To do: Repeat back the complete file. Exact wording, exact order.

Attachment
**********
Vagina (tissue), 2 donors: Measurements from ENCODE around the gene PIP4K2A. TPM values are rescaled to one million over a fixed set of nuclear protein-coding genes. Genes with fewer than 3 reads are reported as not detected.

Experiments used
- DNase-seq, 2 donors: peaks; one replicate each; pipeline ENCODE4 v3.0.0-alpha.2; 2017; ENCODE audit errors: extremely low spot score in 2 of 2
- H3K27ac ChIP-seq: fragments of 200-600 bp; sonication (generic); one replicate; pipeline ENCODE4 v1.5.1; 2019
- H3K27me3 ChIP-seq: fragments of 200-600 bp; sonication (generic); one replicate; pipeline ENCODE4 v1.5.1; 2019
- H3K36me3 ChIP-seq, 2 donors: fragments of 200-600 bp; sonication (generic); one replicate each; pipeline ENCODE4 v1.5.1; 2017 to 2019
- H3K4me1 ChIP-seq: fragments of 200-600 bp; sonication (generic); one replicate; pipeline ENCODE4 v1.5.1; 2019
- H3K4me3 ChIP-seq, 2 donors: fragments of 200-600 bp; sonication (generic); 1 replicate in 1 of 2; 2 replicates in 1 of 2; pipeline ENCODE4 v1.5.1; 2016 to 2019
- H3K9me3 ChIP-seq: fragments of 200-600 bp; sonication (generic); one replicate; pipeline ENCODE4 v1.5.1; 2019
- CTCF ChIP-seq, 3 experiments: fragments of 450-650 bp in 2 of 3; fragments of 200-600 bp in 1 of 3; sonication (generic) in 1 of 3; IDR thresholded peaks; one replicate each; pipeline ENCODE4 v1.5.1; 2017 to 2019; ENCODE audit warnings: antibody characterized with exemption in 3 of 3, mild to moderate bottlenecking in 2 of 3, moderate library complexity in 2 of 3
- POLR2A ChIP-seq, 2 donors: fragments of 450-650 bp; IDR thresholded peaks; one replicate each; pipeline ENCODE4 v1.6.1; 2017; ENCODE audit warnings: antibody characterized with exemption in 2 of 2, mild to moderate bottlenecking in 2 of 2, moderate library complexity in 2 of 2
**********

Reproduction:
Vagina (tissue), 2 donors: Measurements from ENCODE around the gene PIP4K2A. TPM values are rescaled to one million over a fixed set of nuclear protein-coding genes. Genes with fewer than 3 reads are reported as not detected.

Experiments used
- DNase-seq, 2 donors: peaks; one replicate each; pipeline ENCODE4 v3.0.0-alpha.2; 2017; ENCODE audit errors: extremely low spot score in 2 of 2
- H3K27ac ChIP-seq: fragments of 200-600 bp; sonication (generic); one replicate; pipeline ENCODE4 v1.5.1; 2019
- H3K27me3 ChIP-seq: fragments of 200-600 bp; sonication (generic); one replicate; pipeline ENCODE4 v1.5.1; 2019
- H3K36me3 ChIP-seq, 2 donors: fragments of 200-600 bp; sonication (generic); one replicate each; pipeline ENCODE4 v1.5.1; 2017 to 2019
- H3K4me1 ChIP-seq: fragments of 200-600 bp; sonication (generic); one replicate; pipeline ENCODE4 v1.5.1; 2019
- H3K4me3 ChIP-seq, 2 donors: fragments of 200-600 bp; sonication (generic); 1 replicate in 1 of 2; 2 replicates in 1 of 2; pipeline ENCODE4 v1.5.1; 2016 to 2019
- H3K9me3 ChIP-seq: fragments of 200-600 bp; sonication (generic); one replicate; pipeline ENCODE4 v1.5.1; 2019
- CTCF ChIP-seq, 3 experiments: fragments of 450-650 bp in 2 of 3; fragments of 200-600 bp in 1 of 3; sonication (generic) in 1 of 3; IDR thresholded peaks; one replicate each; pipeline ENCODE4 v1.5.1; 2017 to 2019; ENCODE audit warnings: antibody characterized with exemption in 3 of 3, mild to moderate bottlenecking in 2 of 3, moderate library complexity in 2 of 3
- POLR2A ChIP-seq, 2 donors: fragments of 450-650 bp; IDR thresholded peaks; one replicate each; pipeline ENCODE4 v1.6.1; 2017; ENCODE audit warnings: antibody characterized with exemption in 2 of 2, mild to moderate bottlenecking in 2 of 2, moderate library complexity in 2 of 2